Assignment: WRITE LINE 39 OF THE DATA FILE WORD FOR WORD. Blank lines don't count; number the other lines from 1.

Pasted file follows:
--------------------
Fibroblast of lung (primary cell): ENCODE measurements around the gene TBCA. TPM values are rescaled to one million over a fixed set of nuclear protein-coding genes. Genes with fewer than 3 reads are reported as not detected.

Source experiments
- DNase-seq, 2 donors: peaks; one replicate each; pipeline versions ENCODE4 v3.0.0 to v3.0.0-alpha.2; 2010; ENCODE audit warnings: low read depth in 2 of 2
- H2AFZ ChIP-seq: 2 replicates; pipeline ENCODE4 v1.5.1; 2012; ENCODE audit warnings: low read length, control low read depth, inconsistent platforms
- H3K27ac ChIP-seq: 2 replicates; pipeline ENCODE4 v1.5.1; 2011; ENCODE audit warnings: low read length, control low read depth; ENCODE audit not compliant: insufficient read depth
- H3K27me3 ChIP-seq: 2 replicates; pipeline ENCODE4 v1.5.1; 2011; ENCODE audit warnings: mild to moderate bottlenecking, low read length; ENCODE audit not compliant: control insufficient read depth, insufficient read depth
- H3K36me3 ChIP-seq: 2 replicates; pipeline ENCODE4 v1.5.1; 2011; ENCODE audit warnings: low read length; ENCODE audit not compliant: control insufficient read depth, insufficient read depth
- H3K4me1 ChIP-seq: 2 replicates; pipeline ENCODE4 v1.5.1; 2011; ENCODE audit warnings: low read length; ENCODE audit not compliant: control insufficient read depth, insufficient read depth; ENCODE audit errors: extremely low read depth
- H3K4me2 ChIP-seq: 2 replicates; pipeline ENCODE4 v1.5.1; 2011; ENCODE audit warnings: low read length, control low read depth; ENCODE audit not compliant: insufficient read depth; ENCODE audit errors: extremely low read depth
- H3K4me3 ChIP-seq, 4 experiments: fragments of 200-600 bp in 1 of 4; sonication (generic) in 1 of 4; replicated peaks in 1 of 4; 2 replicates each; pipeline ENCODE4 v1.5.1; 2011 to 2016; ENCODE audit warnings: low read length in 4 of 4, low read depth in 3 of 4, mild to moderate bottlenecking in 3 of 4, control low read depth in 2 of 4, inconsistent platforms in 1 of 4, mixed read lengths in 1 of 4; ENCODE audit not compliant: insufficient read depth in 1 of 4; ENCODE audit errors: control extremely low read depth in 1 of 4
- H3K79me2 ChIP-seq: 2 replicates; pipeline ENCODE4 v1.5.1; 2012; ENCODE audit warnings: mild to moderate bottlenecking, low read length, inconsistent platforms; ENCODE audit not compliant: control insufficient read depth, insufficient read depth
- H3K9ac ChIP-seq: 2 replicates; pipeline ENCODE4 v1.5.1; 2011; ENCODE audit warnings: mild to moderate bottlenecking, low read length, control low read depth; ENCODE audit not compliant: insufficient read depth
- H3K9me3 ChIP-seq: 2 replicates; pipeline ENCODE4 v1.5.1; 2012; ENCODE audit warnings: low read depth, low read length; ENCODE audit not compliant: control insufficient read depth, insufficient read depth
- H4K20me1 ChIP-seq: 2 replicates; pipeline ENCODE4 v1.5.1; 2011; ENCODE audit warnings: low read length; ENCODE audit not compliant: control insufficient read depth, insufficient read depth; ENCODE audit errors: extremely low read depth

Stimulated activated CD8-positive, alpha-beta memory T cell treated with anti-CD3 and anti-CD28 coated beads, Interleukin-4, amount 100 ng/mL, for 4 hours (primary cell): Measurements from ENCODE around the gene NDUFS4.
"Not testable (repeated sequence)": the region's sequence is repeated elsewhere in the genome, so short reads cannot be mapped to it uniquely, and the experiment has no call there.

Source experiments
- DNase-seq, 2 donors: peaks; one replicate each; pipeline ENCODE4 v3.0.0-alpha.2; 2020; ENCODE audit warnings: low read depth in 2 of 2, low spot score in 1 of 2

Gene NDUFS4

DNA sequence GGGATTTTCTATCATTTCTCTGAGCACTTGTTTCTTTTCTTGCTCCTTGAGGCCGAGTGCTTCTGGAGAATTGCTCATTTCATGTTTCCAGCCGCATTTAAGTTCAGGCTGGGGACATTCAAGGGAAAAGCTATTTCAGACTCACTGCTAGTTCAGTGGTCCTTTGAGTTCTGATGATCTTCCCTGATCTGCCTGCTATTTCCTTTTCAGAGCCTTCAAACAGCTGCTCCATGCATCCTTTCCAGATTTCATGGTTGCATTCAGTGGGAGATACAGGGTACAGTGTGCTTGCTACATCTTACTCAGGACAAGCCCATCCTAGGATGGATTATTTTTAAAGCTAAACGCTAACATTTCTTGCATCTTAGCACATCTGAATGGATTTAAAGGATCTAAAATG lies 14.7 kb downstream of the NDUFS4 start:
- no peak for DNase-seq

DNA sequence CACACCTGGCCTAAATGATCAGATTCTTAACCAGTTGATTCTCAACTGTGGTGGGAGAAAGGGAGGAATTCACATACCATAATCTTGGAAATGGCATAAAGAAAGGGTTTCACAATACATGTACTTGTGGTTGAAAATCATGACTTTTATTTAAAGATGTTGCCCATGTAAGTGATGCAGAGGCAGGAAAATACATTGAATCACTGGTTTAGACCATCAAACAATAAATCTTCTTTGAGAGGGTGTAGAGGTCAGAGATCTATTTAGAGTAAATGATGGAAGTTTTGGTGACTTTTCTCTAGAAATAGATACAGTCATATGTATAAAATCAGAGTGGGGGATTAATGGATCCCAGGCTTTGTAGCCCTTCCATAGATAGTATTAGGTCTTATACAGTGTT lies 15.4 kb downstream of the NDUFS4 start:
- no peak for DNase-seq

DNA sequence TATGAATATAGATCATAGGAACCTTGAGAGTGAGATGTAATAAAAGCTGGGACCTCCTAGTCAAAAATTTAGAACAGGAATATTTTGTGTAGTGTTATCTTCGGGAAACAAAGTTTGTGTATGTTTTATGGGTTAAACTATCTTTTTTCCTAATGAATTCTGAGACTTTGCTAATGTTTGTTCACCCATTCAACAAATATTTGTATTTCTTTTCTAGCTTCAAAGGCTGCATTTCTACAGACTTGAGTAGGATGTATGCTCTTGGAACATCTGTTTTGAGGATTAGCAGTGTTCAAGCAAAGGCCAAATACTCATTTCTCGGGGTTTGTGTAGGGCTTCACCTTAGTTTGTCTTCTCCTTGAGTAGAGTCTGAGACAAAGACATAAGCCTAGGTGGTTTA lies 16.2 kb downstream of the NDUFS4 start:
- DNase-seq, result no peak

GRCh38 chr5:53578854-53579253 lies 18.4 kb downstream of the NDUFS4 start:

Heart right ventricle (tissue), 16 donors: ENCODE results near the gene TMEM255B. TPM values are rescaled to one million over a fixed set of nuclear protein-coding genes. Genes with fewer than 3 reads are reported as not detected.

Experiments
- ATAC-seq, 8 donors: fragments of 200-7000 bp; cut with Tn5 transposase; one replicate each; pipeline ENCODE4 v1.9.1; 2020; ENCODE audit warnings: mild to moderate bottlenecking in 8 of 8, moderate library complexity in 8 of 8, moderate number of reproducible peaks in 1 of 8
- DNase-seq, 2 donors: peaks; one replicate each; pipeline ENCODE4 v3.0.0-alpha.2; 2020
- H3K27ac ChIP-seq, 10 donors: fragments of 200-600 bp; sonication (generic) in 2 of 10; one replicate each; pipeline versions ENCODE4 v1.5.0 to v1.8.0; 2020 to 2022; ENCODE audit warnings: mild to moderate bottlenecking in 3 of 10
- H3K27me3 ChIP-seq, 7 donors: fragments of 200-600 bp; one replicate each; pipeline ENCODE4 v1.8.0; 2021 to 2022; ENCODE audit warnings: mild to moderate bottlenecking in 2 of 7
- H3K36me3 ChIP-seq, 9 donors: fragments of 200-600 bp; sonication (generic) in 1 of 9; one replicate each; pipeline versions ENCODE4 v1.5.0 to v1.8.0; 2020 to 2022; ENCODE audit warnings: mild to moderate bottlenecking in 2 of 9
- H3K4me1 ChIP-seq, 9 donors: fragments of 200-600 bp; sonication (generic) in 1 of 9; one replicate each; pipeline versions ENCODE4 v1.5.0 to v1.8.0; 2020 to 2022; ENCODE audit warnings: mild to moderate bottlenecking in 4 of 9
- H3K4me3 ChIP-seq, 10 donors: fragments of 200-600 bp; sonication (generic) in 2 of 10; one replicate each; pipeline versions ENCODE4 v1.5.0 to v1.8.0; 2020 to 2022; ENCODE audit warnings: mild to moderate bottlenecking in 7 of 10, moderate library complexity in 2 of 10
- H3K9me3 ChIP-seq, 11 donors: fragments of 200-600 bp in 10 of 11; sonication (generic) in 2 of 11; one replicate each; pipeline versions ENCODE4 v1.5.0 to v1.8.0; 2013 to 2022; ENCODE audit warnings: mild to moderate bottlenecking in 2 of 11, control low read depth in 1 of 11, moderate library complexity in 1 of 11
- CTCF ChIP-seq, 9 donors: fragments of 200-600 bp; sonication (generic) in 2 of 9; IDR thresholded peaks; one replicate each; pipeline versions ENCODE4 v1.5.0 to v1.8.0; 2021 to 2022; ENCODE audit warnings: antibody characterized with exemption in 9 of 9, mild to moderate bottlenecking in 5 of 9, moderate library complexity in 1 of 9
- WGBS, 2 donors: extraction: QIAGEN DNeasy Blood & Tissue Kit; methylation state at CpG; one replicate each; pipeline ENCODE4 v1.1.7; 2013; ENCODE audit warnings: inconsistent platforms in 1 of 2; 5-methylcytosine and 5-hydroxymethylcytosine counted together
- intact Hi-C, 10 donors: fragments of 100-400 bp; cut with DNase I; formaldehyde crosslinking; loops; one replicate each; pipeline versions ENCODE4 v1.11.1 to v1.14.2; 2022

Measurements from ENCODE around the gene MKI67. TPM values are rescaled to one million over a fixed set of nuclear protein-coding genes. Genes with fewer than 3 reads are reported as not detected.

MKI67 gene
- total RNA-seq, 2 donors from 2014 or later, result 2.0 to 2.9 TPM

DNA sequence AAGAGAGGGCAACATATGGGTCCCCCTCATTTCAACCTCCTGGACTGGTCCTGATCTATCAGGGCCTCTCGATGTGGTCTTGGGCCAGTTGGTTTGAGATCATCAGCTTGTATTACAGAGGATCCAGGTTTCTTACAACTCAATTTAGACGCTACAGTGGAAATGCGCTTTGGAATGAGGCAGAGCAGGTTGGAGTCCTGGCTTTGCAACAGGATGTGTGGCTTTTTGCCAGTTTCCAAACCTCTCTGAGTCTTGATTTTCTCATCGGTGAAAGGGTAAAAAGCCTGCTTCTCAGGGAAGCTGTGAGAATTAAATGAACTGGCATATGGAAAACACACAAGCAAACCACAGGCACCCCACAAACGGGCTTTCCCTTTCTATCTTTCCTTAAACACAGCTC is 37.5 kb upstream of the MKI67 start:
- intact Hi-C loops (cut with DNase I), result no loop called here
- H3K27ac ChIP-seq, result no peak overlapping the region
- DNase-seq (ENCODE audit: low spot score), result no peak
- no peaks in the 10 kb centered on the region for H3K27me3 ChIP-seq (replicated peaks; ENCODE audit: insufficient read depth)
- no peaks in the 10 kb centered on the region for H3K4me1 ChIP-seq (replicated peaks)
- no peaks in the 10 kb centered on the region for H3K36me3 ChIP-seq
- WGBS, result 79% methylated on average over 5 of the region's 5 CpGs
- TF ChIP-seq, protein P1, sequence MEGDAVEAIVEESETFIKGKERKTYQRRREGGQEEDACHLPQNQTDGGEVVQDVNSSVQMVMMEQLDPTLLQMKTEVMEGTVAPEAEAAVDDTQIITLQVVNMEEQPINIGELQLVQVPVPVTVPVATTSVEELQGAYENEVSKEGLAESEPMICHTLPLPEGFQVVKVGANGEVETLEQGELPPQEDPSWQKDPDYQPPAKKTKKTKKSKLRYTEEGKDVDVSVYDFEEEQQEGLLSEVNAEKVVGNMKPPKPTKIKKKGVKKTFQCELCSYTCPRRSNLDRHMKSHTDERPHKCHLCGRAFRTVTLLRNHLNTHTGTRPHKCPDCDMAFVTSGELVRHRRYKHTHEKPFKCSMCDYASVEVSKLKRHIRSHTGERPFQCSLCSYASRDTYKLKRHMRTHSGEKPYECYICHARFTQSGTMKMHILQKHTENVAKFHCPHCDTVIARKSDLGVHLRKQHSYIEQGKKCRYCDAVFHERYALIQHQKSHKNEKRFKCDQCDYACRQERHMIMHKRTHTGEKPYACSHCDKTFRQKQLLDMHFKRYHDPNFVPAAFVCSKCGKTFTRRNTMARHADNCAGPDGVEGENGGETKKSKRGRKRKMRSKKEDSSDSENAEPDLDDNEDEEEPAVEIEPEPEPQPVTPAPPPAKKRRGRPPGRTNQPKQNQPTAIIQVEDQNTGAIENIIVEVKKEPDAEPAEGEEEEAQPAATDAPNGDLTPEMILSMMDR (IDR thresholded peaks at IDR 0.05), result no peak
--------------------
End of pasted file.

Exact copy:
- intact Hi-C, 10 donors: fragments of 100-400 bp; cut with DNase I; formaldehyde crosslinking; loops; one replicate each; pipeline versions ENCODE4 v1.11.1 to v1.14.2; 2022